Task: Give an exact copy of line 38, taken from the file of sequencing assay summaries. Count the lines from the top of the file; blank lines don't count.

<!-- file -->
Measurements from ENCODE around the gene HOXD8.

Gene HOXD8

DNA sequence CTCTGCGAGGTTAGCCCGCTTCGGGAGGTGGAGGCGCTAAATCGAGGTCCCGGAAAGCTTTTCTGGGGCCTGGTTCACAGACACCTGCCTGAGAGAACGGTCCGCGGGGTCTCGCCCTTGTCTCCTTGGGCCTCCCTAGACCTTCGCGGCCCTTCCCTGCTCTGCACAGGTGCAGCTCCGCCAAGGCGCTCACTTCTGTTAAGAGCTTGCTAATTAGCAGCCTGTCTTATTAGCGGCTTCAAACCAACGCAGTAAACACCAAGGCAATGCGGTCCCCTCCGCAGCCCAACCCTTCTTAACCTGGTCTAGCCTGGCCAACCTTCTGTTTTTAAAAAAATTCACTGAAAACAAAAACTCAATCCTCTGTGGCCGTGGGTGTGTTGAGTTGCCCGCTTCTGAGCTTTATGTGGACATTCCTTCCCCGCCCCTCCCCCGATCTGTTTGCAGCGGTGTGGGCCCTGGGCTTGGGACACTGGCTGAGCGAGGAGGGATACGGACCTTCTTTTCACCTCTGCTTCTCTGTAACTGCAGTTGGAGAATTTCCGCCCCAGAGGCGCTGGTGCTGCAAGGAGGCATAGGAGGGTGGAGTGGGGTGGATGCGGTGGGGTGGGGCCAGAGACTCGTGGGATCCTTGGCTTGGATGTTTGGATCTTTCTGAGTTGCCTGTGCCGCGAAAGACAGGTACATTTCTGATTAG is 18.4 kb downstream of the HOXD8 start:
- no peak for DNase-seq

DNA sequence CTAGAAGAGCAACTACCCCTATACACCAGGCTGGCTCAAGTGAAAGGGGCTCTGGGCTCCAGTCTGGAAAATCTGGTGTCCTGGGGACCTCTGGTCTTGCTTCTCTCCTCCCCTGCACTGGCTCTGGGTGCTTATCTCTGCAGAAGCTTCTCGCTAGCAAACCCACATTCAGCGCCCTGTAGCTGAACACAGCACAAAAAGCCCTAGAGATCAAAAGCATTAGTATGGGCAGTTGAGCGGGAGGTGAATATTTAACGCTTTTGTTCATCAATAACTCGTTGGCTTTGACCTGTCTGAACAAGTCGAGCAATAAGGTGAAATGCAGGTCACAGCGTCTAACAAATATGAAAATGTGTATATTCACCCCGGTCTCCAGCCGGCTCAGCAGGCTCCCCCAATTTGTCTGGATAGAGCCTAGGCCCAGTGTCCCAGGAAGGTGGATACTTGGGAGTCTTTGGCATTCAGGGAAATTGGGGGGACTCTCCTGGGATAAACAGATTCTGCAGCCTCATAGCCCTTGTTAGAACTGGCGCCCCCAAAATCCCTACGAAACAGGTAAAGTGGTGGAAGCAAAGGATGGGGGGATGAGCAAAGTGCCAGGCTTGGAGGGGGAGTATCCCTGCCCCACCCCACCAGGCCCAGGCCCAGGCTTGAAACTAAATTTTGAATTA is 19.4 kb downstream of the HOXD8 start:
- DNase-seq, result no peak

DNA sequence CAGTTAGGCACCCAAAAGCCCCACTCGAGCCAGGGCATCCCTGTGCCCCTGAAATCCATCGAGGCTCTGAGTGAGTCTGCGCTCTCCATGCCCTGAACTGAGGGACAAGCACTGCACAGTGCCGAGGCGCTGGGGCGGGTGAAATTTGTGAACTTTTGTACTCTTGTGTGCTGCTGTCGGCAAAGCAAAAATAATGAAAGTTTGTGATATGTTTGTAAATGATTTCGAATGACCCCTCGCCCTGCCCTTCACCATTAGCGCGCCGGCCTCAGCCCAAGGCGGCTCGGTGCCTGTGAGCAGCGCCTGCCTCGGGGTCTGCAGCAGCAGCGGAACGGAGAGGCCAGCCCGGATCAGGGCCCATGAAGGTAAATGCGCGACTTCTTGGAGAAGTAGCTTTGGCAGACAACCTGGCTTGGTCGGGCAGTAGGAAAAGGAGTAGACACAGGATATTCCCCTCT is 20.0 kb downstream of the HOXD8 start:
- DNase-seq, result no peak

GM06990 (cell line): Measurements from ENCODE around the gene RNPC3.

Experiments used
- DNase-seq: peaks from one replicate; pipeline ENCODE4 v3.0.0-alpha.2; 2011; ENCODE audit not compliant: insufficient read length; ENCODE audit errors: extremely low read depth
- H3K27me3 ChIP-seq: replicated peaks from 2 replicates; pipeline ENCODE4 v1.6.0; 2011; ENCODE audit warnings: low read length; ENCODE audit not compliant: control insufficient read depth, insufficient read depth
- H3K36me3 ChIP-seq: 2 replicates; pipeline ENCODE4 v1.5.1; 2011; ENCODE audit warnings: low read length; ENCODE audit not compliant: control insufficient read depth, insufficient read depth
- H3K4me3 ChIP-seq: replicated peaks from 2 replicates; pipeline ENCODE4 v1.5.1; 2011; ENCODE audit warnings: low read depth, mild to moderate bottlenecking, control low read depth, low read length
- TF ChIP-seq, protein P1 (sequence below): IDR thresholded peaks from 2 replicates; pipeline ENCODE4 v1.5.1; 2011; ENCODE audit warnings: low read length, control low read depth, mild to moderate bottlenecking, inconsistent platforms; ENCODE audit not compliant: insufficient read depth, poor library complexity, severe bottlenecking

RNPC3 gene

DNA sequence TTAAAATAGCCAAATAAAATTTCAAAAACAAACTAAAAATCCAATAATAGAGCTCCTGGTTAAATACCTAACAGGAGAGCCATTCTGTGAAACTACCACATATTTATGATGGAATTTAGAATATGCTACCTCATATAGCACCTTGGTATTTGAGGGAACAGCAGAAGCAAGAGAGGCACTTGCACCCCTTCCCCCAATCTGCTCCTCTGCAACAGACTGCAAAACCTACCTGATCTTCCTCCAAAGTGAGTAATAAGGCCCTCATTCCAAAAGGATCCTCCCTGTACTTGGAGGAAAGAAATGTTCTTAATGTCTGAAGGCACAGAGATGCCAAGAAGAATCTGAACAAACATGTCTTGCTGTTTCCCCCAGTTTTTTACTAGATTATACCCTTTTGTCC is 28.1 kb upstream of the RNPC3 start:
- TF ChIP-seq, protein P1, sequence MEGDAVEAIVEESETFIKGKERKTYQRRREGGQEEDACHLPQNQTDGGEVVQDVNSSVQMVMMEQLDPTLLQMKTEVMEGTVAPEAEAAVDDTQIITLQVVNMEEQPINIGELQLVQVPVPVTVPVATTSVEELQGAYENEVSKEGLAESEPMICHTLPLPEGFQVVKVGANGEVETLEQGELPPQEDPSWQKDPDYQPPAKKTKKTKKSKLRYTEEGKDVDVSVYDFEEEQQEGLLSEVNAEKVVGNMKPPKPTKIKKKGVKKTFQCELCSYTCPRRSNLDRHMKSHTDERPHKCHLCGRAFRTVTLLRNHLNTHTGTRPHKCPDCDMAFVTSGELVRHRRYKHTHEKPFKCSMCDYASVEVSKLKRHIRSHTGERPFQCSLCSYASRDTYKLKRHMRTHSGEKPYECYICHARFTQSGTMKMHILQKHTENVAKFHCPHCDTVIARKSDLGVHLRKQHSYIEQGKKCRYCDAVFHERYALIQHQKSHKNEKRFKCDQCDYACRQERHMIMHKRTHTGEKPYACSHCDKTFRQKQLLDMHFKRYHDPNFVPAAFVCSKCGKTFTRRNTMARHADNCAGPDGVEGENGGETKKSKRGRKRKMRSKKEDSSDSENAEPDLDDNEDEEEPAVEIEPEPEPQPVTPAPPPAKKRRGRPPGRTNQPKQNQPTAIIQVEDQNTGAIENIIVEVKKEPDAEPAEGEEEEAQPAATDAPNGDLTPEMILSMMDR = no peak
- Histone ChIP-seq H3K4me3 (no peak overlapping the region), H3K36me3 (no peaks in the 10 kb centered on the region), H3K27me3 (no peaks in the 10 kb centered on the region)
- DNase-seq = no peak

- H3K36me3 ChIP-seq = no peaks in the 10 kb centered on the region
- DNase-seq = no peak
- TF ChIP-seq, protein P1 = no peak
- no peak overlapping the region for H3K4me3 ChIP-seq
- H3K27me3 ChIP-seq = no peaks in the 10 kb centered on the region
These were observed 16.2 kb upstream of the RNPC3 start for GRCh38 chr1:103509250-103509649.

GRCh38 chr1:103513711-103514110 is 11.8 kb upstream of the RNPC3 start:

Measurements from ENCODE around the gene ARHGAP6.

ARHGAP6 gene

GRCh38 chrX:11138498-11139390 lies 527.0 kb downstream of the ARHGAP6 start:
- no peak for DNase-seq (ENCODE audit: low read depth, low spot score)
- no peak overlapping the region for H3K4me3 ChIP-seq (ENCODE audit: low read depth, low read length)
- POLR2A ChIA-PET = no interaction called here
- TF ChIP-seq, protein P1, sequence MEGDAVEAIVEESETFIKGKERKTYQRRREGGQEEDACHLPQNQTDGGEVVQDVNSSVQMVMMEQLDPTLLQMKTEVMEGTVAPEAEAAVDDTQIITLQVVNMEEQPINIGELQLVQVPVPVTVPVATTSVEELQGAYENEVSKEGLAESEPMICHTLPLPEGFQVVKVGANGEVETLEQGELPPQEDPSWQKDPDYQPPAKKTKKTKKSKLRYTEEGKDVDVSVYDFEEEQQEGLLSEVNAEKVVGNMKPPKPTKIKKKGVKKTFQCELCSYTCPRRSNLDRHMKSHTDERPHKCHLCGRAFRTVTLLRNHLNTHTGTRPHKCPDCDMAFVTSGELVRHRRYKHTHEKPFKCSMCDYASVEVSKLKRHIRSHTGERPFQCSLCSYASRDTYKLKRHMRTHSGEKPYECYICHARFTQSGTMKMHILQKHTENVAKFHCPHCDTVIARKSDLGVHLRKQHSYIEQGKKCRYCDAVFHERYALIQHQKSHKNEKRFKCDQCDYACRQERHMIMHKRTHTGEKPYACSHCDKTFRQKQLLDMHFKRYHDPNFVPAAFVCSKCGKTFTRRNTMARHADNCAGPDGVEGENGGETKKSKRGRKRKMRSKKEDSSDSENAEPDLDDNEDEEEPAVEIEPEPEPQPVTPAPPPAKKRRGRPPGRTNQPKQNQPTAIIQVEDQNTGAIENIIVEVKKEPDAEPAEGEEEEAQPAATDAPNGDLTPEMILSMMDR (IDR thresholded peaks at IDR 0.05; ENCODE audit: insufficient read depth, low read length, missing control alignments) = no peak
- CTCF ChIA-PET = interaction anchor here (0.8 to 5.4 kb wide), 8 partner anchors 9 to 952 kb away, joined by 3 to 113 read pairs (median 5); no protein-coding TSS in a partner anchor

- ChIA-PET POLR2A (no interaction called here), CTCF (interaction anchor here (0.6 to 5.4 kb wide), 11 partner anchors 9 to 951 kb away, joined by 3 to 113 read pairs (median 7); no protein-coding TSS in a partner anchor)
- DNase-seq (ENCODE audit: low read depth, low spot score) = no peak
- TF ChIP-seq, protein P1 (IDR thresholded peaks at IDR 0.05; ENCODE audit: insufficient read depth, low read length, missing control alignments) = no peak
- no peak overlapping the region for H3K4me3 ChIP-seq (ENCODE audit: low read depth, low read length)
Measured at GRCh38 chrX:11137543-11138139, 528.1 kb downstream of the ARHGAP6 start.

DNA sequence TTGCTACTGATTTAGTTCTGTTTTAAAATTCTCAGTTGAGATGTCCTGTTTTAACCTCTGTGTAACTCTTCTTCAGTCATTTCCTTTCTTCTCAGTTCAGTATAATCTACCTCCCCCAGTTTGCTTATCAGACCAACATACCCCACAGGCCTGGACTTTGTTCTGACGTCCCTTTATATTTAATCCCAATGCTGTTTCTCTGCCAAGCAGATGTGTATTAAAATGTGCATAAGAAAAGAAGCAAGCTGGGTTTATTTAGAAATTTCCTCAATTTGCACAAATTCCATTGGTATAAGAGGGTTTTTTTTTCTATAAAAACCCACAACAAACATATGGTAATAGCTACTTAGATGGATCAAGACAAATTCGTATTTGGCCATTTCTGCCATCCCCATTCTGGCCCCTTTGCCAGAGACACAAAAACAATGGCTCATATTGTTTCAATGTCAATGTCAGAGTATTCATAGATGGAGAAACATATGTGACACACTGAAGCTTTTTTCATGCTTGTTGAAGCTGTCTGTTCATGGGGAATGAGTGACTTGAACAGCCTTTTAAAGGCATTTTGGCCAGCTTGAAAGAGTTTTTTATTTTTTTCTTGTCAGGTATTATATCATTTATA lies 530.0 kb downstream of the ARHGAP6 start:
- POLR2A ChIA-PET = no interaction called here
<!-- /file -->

- TF ChIP-seq, protein P1 (IDR thresholded peaks at IDR 0.05; ENCODE audit: insufficient read depth, low read length, missing control alignments) = no peak